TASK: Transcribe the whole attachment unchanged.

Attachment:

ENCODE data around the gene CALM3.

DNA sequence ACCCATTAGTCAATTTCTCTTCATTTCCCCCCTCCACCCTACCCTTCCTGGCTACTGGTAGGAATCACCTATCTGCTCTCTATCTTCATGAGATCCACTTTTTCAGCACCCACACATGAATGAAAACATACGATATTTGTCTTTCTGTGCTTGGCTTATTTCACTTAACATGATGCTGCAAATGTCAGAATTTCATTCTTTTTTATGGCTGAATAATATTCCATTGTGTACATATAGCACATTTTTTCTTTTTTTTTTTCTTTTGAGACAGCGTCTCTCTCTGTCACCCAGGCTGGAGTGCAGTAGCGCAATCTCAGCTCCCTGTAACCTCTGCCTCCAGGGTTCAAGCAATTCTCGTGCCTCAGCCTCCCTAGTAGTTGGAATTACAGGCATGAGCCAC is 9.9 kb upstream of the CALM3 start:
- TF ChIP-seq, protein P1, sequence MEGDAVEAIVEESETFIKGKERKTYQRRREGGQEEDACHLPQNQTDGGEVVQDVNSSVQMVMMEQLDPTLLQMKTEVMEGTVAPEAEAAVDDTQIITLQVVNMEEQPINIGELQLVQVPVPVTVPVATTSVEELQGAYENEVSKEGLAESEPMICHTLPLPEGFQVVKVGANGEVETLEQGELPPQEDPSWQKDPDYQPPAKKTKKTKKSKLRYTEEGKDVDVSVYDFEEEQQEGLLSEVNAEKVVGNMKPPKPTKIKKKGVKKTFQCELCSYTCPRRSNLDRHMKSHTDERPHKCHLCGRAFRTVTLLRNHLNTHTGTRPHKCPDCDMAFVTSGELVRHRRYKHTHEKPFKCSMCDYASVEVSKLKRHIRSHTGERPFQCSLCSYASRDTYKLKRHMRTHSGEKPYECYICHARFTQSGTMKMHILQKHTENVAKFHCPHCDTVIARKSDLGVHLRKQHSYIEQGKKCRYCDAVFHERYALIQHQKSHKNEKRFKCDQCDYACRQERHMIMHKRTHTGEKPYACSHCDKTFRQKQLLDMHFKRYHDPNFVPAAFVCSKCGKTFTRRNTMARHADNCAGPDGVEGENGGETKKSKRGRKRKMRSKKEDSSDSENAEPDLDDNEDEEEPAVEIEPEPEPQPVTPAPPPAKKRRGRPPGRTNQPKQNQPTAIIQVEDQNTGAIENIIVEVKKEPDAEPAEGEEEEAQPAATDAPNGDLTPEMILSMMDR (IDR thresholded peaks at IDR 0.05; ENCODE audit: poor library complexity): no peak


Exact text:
ENCODE data around the gene CALM3.

DNA sequence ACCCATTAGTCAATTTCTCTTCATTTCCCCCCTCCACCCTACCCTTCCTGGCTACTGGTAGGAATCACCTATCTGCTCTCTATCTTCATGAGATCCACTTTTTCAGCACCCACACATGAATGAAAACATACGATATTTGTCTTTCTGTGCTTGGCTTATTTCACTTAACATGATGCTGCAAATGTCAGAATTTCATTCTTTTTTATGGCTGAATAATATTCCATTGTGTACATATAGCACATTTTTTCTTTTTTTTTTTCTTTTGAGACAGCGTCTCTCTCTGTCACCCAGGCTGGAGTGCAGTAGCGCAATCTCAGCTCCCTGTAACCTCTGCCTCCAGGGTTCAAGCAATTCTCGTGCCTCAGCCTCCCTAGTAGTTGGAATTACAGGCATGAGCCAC is 9.9 kb upstream of the CALM3 start:
- TF ChIP-seq, protein P1, sequence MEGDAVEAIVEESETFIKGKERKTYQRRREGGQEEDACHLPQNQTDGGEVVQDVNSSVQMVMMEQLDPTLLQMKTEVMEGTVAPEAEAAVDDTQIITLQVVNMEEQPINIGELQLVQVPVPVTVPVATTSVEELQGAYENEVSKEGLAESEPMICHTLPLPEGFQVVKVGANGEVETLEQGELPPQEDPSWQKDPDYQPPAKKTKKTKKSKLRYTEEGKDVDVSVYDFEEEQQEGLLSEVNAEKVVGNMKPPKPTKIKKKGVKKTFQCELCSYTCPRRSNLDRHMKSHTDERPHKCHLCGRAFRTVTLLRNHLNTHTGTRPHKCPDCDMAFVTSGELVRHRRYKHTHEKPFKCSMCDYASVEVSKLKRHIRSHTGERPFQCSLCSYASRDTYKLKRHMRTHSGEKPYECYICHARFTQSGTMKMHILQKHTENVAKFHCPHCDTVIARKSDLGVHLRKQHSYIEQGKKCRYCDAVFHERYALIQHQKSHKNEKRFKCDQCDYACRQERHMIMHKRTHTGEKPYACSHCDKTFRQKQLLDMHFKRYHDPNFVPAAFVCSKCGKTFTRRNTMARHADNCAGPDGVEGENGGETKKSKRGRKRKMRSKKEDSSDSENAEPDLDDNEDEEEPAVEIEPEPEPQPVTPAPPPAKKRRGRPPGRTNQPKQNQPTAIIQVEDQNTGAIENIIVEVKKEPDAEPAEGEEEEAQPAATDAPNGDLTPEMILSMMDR (IDR thresholded peaks at IDR 0.05; ENCODE audit: poor library complexity): no peak